20. 20. Technical requirements • An area of refuge is typically equipped with a steady supply of fresh outside air. • The ducting that must supply such fresh air is referred to as pressurisation ductwork. • Such ductwork are items of passive fire protection, , • The idea is that the ductwork must remain operable even while exposed to fire for a duration stipulated for each occupancy by the local building code. • A two way communication system is required on each floor above or below the main floor in a newly constructed building. • A call box is required in each area of refuge which will call into a central location called a base station. If the station is not attended 24 hours a day, the call must automatically call to an outside location and have two-way voice person to person communication capabilities.
  21. 21. SPRINKLER SYSTEMS- A fire sprinkler system is an active fire protection measure, consisting of a water supply system, providing adequate pressure and flow rate to a water distribution piping system, onto which fire sprinklers are connected. Sprinkler systems provide early fire control or extinguishment, helping to mitigate the hazards for occupants and firefighters alike. TYPES OF SPRINKLER SYSTEMS Standpipe system Wet standpipe system Dry standpipe- system SYSTEMS FOR FIRE EXTINGUISHING
  22. 22. • Carbon Dioxide Fire Extinguisher: Carbon Dioxide extinguishers contain pressurized liquid carbon dioxide, which turns to gas when expelled. Of particular importance if the fire protection is needed in areas with sensitive electronic equipment. Effective on Class B or C fires. • Class D Fire Extinguisher: Class D Fire is one that involves combustible metals or combustible metal alloys. There are basically two types of Class D fire extinguishers. The extinguishing agent for type 1 Class D is Sodium Chloride. The extinguishing agent for type 2 Class D is a copper based dry powder.
  23. 23. • Clean Agent Fire Extinguisher: Like CO2 , clean agent fire extinguishers store agent as a liquid, which turns to gas when it hits the air. Effective on Class A, B, and C fires. • Water Mist Fire Extinguisher: Water Mist fire extinguishers are environmentally friendly, clean, and easy to use. Water Mist fire extinguishers have no ODP (ozone depletion potential), no environmental concerns about its atmospheric life, and it has no toxic products of decomposition. Perfect for Class A fires, especially where a potential Class C (electrical) hazard exists.
  24. 24. • Water & Foam Stored Pressure Fire Extinguisher: Stored pressure water fire extinguishers extinguish fires by providing a cooling, soaking stream of water. Effective for a Class A fire. AFFF Foam fire extinguishers are typically used to fight Class B fires, but are rated to fight Class A fires as well. FFFP Foam fire extinguishers are also Class A:B rated. FFFP foam is alcohol resistant and is effective on a wide variety of Class B materials • Class K Wet Chemical Fire Extinguisher: Purple K extinguishers contain specially fluidized and siliconized potassium bicarbonate dry chemical which is particularly effective on Class B. Wet Chemical fire extinguishers are the best restaurant kitchen appliance. • Wheeled Unit Fire Extinguisher: A wheeled fire extinguisher is designed with a larger fire in mind. A wheeled unit allows the fire extinguisher operator to transport a larger cylinder to the location of a fire.
  25. 25.
  26. 26. HEAT DETECTORS • A heat detector is a fire alarm device designed to respond • when the convected thermal energy of a fire increases the temperature of a heat sensitive element. The thermal mass and conductivity of the element regulate the rate flow of heat into the element. All heat detectors have this thermal lag. Heat detectors have two main classifications of operation, "rate-of-rise" and "fixed temperature."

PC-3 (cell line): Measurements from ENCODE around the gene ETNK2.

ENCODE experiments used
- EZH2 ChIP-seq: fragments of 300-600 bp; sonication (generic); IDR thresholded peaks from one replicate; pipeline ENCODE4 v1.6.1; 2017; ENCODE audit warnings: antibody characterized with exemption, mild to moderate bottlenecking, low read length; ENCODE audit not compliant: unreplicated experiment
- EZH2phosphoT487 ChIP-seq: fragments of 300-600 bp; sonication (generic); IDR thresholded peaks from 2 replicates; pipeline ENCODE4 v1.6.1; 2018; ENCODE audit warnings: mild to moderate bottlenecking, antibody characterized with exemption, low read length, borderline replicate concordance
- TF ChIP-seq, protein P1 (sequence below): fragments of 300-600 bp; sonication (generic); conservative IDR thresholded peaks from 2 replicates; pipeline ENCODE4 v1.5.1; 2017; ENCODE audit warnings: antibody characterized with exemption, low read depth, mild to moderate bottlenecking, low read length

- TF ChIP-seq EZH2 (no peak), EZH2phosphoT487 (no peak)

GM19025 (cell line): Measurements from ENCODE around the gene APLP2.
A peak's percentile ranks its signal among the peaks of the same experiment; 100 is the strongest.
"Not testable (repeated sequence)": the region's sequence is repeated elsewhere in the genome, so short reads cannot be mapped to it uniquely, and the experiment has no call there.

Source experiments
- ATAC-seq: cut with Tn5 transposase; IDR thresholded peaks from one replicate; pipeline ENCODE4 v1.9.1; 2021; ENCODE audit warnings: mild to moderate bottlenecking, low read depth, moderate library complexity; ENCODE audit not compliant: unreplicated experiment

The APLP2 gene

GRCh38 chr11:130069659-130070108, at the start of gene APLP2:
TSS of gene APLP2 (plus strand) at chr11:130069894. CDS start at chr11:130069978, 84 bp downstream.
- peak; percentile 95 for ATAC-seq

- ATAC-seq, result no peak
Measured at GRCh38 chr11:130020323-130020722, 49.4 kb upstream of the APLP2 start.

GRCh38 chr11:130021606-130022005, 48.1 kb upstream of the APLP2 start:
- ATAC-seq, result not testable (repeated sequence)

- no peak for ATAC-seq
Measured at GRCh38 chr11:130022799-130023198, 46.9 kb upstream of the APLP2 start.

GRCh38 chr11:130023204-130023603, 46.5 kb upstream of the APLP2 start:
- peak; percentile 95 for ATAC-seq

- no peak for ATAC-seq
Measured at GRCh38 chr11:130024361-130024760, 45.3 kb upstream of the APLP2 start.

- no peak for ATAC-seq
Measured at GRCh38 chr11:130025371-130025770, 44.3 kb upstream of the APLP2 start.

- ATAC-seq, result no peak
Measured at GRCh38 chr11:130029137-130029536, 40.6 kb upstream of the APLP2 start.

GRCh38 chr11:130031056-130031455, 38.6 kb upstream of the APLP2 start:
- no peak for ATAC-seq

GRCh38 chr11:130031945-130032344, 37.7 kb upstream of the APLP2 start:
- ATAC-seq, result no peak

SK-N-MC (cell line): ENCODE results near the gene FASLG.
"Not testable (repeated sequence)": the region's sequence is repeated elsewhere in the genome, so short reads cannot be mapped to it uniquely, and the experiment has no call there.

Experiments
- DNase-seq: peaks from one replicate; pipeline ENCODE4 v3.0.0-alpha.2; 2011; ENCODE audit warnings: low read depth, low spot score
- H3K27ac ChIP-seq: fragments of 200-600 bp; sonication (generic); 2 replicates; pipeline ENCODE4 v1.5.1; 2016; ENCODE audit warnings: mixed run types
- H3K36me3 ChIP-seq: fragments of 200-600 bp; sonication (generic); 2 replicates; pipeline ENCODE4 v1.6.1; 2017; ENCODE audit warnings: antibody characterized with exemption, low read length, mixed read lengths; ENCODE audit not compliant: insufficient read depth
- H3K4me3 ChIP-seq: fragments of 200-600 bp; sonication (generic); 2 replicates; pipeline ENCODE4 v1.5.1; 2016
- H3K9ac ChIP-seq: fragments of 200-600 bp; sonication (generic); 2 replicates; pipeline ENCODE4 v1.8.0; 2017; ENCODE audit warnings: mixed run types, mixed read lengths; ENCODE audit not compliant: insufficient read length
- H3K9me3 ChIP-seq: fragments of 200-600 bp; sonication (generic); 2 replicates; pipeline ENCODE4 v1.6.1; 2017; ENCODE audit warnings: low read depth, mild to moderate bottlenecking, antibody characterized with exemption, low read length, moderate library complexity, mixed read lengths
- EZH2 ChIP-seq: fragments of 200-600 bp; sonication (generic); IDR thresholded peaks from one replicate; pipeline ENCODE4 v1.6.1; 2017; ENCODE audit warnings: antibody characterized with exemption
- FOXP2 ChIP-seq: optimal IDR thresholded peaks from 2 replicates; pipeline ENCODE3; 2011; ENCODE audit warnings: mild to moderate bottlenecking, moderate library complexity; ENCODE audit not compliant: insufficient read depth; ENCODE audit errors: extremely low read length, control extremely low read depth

27. 27. Hose reel system is intended for the occupant to use during the early stages of a fire and comprises hose reel pumps, fire storage tank, hose reels, pip work and valves. A typical hose reel installation is shown. Hose Reel System
  28. 28. Types of Hose: AttackHose is a fabric-covered, bring water from the fire pumper to the nozzle. This hose ranges in nominal inside diameter from1.5 to 3 in (38 to 76 mm) and is designed to operate at pressures up to about 400 psi (2,760 kPa). The standard length is 50 ft. (15.24 m). Supply and relay Hose is large-diameter, fabric-covered, bring water from a distant hydrant to the fire pumper or to relay water from one pumper to another over a long distance. These hoses range in nominal inside diameter from 3.5 to 5.0 in (89 to 127 mm). They are designed to operate at pressures up to about 300 psi (2,070 kPa) for the smaller diameters and up to 200 psi (1,380 kPa) for the larger diameters. The standard length is 100 ft. (30.48 m) Forestry Hose is a fabric-covered, used to fight fires in grass, brush, and trees where a lightweight hose is needed in order to maneuverer it over steep or rough terrain. Forestry hose comes in 1.0 and 1.5 in (25 and 38 mm) nominal inside diameters and is designed to operate at pressures up to about 450 psi (3,100 kPa). The standard length is 100 ft. (30.48 m).
  29. 29. Booster Hose is a rubber-covered, thick-walled used to fight small fires. Booster hose comes in 0.75 and 1.0 in (19 and 25 mm) nominal inside diameters and is designed to operate at pressures up to 800 psi (5,520 kPa). The standard length is 100 ft. (30.48 m). Suction Hose or Hard Suction is a rubber-covered, semi-rigid hose with internal metal reinforcements. It is used to suck water out of unpressurized sources, such as ponds or rivers, by means of a vacuum. Suction hose ranges in nominal inside diameter from 2.5 to 6.0 in (64 to 152 mm). The standard length is 10 ft (3.05 m).
  30. 30. Standpipe A standpipe is a type of rigid water piping which is built into multi-story buildings in a vertical position, to which fire hoses can be connected. Standpipes classes are as follows: • Class I system. A system providing 2 1 2-inch (64mm) hose connections to supply water for use by fire departments and in handling heavy fire steams. • Class II system. A system providing 11 2-inch (38mm) hose connection to supply water for use by the fire department during initial response. • Class III system. A system providing both 11 2-inch (38mm) and 21 2-inch (64mm) hose connections. Types There are two types of standpipes: • Automatic Dry • Automatic Wet • Manual Dry • Manual Wet